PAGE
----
no_surrender
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p.1 #15 · Newb question: Difference in modifiers?


hugowolf wrote:
If an image is obviously set indoors: there are walls, furniture, etc, then I think it somewhat deluded to think of round catchlights as being natural. There doesnít have to be a window in the frame, indeed if there where, then it would be unlikely that the catchlight came from that window.

And, I donít think the general punter gives a hoot about the shape of catchlights, it is more of a misplaced photographer thing. The sort of thing that lost me points in school critiques.

At a banquet event, I find nothing wrong with multiple catchlights. I donít find multiple catchlights
...Show more


Good point Brian, thanks for sharing. Never thought about it that way, but I haven't been to photography school yet. Hoping once I move to Italy I can find an art school and take some classes...with English speaking instructors since I don't speak Italian....yet.

Kevin



Sep 22, 2012 at 01:42 AM
rico
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p.1 #16 · Newb question: Difference in modifiers?


Thoughtful post by Brian. Especially concerning multiple catchlights, I have seen examples that were quite attractive and, no, I'm not referring to those ringlights made with 20 bulbs.


Sep 22, 2012 at 07:56 AM
hugowolf
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p.1 #17 · Newb question: Difference in modifiers?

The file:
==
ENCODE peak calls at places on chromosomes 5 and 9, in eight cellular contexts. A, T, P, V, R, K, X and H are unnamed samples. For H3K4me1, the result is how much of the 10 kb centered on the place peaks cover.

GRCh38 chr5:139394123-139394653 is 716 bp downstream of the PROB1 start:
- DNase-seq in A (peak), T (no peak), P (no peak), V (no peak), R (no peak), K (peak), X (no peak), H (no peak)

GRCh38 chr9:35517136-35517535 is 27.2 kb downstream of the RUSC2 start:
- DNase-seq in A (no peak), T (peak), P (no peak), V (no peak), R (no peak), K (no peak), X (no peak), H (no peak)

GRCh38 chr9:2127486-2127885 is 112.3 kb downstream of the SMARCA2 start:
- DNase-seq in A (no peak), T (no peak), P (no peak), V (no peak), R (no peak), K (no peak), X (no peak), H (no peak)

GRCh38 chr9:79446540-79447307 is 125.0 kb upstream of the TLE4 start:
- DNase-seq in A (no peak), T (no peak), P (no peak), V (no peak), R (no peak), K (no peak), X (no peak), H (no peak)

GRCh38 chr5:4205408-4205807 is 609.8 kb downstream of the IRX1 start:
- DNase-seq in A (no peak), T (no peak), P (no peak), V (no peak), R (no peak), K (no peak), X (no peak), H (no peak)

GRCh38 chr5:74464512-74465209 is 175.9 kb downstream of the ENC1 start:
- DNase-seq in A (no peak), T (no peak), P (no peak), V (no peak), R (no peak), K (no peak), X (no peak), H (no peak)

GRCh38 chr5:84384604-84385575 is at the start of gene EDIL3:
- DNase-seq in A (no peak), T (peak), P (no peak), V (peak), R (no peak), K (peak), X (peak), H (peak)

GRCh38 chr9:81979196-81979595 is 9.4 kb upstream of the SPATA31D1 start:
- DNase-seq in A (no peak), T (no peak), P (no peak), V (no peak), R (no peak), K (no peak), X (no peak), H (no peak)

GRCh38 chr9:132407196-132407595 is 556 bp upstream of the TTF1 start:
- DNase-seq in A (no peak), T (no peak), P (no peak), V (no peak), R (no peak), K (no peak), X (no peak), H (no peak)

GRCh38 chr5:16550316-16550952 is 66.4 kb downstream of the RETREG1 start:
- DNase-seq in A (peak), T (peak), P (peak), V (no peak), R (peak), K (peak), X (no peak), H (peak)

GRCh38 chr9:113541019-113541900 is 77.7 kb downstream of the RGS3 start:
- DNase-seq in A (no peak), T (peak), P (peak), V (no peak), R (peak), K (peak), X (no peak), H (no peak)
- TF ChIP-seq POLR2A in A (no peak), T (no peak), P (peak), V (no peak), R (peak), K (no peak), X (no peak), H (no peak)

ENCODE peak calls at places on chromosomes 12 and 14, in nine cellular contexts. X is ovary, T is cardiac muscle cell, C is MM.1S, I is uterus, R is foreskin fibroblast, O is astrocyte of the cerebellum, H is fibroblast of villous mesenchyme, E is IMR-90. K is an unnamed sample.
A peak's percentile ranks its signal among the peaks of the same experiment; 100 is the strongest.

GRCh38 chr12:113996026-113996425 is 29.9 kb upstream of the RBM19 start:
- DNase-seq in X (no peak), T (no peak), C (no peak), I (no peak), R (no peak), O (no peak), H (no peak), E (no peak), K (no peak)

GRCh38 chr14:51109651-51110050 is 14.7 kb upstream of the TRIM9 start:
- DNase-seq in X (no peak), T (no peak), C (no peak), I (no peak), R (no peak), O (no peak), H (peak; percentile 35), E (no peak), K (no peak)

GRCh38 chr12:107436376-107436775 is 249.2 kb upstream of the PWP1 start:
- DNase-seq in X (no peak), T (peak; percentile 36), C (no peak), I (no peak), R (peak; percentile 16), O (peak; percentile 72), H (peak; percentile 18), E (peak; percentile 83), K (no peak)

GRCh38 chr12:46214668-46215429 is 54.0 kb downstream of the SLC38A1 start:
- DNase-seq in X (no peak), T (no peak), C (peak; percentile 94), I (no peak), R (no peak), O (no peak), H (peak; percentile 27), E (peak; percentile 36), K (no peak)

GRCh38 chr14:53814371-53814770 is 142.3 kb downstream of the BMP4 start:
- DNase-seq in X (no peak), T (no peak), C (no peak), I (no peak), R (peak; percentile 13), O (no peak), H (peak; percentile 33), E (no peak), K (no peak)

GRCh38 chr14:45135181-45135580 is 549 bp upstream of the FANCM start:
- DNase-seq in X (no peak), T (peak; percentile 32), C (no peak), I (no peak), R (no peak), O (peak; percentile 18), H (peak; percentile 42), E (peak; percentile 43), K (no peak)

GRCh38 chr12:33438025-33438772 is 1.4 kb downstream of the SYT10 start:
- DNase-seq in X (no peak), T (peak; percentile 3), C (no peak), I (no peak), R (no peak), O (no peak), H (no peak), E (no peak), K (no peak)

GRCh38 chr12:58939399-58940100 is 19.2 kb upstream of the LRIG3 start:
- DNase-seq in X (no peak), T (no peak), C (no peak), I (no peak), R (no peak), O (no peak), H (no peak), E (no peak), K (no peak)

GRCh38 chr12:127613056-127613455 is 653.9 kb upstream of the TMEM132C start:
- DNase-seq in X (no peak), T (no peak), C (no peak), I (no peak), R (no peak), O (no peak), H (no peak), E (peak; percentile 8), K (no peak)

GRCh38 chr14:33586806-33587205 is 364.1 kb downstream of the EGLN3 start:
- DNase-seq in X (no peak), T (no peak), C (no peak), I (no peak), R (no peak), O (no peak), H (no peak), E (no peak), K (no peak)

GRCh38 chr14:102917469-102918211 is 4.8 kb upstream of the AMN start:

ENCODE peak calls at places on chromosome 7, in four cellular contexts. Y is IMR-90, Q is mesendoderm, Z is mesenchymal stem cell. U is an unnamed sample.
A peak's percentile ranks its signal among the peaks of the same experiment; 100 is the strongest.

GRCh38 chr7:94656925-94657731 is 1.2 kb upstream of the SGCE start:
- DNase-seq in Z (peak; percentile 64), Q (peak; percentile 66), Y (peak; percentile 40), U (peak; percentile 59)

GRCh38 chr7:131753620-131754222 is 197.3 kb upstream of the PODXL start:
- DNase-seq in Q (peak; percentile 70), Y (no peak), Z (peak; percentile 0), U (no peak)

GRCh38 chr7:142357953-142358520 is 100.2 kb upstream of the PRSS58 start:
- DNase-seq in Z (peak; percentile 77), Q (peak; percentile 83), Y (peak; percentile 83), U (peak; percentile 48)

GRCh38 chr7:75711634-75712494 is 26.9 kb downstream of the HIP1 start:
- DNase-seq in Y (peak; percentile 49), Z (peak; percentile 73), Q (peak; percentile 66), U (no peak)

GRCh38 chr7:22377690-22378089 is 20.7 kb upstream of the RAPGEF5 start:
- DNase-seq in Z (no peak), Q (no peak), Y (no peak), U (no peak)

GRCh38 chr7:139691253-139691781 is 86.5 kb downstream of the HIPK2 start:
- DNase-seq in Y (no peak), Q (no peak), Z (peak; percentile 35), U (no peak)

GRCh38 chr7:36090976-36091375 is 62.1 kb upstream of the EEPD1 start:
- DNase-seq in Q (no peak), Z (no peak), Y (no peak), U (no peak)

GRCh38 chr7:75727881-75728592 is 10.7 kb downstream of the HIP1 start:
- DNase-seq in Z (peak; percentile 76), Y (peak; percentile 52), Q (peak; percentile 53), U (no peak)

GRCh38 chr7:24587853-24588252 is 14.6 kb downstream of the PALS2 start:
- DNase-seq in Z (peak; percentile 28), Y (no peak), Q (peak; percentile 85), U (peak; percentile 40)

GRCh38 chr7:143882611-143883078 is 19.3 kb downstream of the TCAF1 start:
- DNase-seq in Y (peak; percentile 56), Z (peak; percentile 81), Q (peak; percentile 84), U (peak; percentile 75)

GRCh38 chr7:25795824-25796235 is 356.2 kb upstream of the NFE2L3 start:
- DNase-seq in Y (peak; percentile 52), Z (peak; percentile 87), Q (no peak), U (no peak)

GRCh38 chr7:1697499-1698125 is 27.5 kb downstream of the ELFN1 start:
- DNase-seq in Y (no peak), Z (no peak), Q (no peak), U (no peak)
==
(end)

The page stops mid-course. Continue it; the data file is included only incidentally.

If anyone is interested in seeing blatantly obvious brolly spoke reflections, then look at any of the camera or lens reviews at DPReview

For example: http://www.dpreview.com/previews/canon-eos-6d/

Brian A



Sep 22, 2012 at 04:38 PM
no_surrender
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p.1 #18 · Newb question: Difference in modifiers?


hugowolf wrote:
If anyone is interested in seeing blatantly obvious brolly spoke reflections, then look at any of the camera or lens reviews at DPReview

For example: http://www.dpreview.com/previews/canon-eos-6d/

Brian A


Are the spokes as obvious in the catchlights of eyes?



Sep 22, 2012 at 11:13 PM
wilt
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p.1 #19 · Newb question: Difference in modifiers?


no_surrender wrote:
Looks like majority vote goes with size and shape of the catchlights. I have to agree, I prefer round catchlights to square ones but only after making sure the quality of light looks good whether it's being blended with ambient outdoors or 100% flash in the studio.



Ok natural is round, window is rectangular. If you look closely in catchlights, one can easily see 8 flat sided segments in an octabox...When used at close range the octagonal shape is clearly visible in the catch light and only appears round once there is enough distance for the size of the catchlight to be reduced enough to have a round appearance from that distance.

I frankly have never seen natural light sources nor windows that were octagonal



Sep 23, 2012 at 02:00 AM
BrianO
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p.1 #20 · Newb question: Difference in modifiers?


no_surrender wrote:
Are the spokes as obvious in the catchlights of eyes?


Not quite as obvious, because the natural structure of the iris masks it a bit, but it can be visible if one looks for it. Considering how long umbrellas have been used by portrait photographers, it must not be an issue that many are worried about.



Sep 23, 2012 at 02:16 AM